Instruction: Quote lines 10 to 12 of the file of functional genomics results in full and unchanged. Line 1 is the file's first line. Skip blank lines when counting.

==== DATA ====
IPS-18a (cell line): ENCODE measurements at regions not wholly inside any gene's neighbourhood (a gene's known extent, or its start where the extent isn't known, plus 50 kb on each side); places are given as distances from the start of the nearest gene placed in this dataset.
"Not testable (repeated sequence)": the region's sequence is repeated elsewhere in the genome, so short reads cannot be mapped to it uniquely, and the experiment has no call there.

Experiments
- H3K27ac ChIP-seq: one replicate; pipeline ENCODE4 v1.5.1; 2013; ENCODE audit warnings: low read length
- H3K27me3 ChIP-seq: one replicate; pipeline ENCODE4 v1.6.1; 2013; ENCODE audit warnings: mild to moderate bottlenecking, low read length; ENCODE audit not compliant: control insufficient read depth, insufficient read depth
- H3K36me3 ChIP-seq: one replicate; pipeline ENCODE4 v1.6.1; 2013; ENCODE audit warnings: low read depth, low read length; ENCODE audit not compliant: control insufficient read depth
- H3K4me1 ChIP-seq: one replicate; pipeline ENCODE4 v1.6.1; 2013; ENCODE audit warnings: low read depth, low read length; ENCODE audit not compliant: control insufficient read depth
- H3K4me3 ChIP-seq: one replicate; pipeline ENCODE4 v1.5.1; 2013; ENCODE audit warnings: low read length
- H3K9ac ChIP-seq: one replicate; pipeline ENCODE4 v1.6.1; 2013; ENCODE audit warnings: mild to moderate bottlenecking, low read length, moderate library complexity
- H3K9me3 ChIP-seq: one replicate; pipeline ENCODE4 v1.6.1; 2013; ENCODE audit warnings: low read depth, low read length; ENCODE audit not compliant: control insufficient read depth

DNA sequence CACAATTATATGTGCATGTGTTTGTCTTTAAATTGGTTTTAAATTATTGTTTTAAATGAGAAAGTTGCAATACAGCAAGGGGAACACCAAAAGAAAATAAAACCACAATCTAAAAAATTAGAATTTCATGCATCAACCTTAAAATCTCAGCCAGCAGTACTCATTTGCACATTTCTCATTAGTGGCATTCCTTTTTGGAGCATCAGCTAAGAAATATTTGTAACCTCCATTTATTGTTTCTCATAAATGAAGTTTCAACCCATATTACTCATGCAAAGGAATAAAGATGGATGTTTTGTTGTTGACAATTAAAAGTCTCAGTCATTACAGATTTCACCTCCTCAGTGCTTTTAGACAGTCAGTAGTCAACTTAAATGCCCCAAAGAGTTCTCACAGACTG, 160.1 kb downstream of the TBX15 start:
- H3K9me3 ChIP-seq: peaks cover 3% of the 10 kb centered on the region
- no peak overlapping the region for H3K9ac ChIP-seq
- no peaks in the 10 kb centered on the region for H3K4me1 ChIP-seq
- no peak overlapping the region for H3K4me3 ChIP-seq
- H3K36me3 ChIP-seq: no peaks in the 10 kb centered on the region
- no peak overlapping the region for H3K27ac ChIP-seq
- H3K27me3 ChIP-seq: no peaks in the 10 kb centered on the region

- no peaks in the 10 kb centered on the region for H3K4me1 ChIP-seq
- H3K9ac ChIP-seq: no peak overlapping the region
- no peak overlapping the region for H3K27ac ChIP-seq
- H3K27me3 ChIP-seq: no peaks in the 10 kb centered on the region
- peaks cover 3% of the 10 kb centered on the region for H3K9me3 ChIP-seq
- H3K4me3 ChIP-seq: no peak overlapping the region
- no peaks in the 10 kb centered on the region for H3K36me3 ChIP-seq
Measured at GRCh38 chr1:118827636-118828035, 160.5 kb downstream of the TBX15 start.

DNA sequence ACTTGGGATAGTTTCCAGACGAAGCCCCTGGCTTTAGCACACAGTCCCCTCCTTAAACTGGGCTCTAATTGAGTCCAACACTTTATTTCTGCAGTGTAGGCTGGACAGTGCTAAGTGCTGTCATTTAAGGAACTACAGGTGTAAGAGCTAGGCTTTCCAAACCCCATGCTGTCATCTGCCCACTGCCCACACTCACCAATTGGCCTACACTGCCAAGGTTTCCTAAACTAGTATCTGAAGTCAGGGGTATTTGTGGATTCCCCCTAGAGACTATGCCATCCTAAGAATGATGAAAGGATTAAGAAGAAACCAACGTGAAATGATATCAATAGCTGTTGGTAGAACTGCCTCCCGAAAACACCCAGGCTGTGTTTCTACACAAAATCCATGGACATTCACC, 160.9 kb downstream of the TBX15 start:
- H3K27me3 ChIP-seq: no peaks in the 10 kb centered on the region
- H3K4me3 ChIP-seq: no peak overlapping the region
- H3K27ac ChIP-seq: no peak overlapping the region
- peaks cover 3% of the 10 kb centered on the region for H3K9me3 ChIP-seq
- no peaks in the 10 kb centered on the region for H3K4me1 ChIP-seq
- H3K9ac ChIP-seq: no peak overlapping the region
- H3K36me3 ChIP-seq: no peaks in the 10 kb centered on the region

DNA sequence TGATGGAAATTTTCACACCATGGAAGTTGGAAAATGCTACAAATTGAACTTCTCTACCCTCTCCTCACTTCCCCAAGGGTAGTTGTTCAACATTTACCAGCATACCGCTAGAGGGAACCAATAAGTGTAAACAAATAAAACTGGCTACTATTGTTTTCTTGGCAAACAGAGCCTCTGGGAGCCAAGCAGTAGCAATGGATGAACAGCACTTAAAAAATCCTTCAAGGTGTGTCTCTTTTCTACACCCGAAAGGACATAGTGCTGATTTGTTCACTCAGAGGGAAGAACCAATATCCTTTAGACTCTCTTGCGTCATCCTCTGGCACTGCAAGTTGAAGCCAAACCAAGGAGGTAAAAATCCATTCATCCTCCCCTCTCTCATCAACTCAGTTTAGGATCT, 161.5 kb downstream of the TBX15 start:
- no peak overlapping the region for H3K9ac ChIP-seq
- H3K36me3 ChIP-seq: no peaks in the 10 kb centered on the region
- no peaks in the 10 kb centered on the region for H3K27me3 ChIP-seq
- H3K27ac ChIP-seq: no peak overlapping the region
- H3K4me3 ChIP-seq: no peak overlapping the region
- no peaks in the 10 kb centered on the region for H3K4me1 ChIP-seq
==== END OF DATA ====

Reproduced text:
- H3K9me3 ChIP-seq: one replicate; pipeline ENCODE4 v1.6.1; 2013; ENCODE audit warnings: low read depth, low read length; ENCODE audit not compliant: control insufficient read depth

DNA sequence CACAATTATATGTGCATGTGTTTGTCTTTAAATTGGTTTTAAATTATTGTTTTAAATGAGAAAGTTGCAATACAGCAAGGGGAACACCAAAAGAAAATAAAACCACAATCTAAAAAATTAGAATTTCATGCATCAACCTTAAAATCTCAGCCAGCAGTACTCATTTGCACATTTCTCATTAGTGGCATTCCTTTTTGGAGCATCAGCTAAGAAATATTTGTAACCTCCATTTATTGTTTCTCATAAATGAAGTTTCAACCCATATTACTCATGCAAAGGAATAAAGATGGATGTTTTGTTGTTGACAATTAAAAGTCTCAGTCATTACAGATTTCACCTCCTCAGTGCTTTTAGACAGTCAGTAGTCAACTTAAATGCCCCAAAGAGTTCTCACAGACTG, 160.1 kb downstream of the TBX15 start:
- H3K9me3 ChIP-seq: peaks cover 3% of the 10 kb centered on the region